[newsimage]http://static.rankone.nl/images_posts/2012/03/MbI7S4.jpg[/newsimage]Chip maker Elpida's bankruptcy could potentially decrease dynamic random access memory (DRAM) supply and boost prices, according to new research from IHS. The company bowed to $5.6 billion in debt last week after a government bailout and competitor buyouts failed to materialize. Read the full article here: [http://www.myce.com/news/dram-prices-to-grow-due-to-elpida-bankruptcy-filing-59790/](http://www.myce.com/news/dram-prices-to-grow-due-to-elpida-bankruptcy-filing-59790/) Please note that the reactions from the complete site will be synched below.
I bought Elpida ram once, and returned it because it couldn’t work at the rated speed in any of three different motherboards, without serious tweaking, and caused one off them to not even post.
No great loss there, methinks.
I can only guess that others had similar bad experiences, otherwise they might have had a dependable market
Companies may TRY to charge more for memory, but there is a down(bust) cycle currently going on for the PC industry as a whole so amid higher prices for hard drives and few and far between price cuts for processors, the 3rd shoe to drop is higher dram prices. Consumers will cut back and hold onto the equipment they have for longer. The obsolescence cycle just got extended an extra year thanks to production problems for hard drives. What the industry doesn’t understand is that dram companies go billions of dollars in debt because there is lackluster demand for it’s products. Innovation while nice, doesn’t answer the problems of a 5-10 year window for PC replenishment. That leads to boom-bust years for selling product. Asian manufacturers need to consolidate to survive the bust years. I’m usually not for that, but the realities of the global market make this a necessity. Just don’t let these companies get too greedy and gouge consumers because there are fewer comapnies making products. If anything, new companies are emerging that will try to make flash chips since that is an expanding market. Some might try their hand at dram… maybe companies should try to make a universal product that woks like volatile ram,only it can act as non-volitile states as well even with the higher speeds and be as compact as SD cards.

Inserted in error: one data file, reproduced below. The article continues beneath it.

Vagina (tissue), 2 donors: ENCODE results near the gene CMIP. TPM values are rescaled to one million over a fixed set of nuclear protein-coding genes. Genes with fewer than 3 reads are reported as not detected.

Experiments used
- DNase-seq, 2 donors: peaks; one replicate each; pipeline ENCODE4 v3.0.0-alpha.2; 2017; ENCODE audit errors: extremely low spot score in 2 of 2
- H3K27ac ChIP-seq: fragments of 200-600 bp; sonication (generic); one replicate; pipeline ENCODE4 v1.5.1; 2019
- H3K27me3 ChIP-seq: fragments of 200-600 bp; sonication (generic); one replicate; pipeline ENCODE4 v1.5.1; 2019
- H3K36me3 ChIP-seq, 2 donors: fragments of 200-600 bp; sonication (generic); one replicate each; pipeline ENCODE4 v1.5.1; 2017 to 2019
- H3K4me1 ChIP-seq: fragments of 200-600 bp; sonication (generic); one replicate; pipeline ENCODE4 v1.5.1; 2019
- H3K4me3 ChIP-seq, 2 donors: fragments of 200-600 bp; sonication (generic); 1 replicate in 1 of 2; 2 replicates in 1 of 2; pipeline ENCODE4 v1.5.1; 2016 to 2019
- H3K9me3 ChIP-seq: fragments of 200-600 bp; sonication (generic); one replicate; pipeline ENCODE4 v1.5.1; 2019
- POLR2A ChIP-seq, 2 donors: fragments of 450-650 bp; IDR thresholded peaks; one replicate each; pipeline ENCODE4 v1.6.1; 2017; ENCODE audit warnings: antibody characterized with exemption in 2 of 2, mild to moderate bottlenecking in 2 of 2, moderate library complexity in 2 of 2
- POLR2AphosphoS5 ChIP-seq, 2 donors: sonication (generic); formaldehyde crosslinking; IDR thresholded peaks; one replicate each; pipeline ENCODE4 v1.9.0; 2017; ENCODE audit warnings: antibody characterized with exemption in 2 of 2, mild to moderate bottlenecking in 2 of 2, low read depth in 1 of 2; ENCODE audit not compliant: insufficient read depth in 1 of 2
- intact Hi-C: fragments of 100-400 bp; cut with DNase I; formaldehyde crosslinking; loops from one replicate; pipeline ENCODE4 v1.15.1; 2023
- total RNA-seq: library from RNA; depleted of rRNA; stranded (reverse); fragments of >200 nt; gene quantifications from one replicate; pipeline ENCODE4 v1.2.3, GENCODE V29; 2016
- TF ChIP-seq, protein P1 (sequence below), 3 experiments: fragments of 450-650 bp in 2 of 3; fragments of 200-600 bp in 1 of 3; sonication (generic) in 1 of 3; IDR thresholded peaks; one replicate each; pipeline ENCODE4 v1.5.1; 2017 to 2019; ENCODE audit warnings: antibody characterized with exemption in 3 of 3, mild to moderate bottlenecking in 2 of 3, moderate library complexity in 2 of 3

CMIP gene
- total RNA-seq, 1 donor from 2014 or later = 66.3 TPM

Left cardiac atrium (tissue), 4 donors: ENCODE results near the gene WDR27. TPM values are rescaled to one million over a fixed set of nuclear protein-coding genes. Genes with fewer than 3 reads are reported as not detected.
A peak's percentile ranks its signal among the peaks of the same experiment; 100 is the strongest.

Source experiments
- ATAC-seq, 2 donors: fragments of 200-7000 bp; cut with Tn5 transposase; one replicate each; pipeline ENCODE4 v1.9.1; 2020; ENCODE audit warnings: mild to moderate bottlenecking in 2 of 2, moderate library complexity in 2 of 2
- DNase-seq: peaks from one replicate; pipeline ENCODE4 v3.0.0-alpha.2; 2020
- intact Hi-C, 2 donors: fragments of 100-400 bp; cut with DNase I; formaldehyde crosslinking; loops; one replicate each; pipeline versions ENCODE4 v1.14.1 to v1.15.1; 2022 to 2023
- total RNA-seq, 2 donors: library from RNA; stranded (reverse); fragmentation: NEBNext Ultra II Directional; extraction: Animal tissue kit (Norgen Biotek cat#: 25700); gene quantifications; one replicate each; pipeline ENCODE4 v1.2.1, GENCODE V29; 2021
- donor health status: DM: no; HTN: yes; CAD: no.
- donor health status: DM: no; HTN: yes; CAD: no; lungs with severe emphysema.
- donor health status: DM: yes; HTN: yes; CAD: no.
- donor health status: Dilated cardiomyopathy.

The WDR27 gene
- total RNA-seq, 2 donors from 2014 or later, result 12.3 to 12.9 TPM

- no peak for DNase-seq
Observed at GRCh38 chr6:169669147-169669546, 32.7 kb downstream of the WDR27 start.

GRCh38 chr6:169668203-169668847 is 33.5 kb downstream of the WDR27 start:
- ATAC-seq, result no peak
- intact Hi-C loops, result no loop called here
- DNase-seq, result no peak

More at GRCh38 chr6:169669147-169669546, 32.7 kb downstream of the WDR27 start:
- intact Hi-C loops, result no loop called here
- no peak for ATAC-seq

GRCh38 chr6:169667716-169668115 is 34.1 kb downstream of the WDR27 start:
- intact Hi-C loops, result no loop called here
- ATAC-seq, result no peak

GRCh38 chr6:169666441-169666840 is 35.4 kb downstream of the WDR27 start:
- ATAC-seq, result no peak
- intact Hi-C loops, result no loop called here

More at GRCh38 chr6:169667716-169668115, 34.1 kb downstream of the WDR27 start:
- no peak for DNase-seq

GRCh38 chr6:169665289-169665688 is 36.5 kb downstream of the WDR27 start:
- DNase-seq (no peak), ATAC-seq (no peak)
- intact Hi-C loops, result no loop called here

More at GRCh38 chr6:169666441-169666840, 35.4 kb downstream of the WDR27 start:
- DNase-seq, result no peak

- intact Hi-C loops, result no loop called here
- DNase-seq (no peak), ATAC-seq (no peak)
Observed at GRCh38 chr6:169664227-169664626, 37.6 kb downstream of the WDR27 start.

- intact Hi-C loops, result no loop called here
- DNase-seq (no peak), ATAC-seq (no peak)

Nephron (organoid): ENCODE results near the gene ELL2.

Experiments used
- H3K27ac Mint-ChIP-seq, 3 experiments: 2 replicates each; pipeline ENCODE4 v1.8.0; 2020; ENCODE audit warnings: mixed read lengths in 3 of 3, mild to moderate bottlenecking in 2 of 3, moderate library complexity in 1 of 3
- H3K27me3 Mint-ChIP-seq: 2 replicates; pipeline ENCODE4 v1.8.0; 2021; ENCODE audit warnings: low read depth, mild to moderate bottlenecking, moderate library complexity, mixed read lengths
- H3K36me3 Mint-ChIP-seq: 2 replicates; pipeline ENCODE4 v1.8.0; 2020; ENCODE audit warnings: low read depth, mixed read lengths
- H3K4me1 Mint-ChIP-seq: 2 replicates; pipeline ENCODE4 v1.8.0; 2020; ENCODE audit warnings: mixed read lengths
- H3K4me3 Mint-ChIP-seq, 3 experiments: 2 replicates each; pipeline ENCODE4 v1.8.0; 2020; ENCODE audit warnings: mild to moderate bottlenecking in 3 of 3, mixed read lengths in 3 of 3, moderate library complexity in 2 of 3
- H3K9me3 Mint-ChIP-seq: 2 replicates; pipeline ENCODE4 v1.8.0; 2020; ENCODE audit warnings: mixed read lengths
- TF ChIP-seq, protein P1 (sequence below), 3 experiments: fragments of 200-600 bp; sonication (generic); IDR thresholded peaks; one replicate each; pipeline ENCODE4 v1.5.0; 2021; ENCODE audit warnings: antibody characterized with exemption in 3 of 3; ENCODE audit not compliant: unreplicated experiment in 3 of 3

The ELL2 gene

[QUOTE=tmc8080;2625580]companies should try to make a universal product that woks like volatile ram,only it can act as non-volitile states as well even with the higher speeds and be as compact as SD cards.[/QUOTE]
If there was a technology which could, they’d already be there.
- high speed
- high density (capacity)
- low power
- Low cost
Pick any 4, that’s what we have now in our pc’s.
There are new styles of memory currently in testing stage that work similarly to re-writable blu ray media that have the potential to replace both memories (volatile & non-volatile) which exceed current records for efficiency & versatility. However, the PC industry has a bunch of stalwarts who pride themselves on not fundamentally changing certain ways a computer works. and what kinds makes up the fundamental “bones” of a system and silicon substrates are a tried and true product. RAM has to meet stringent standards for data integrity and speed. That’s why innovation has been slowing rather than maintaining traditional innovation curves (moore’s law). There are fools that argue that moore’s law never stopped meeting it’s bell curve of innovation or has taken any pause since the birth of the x86 processor.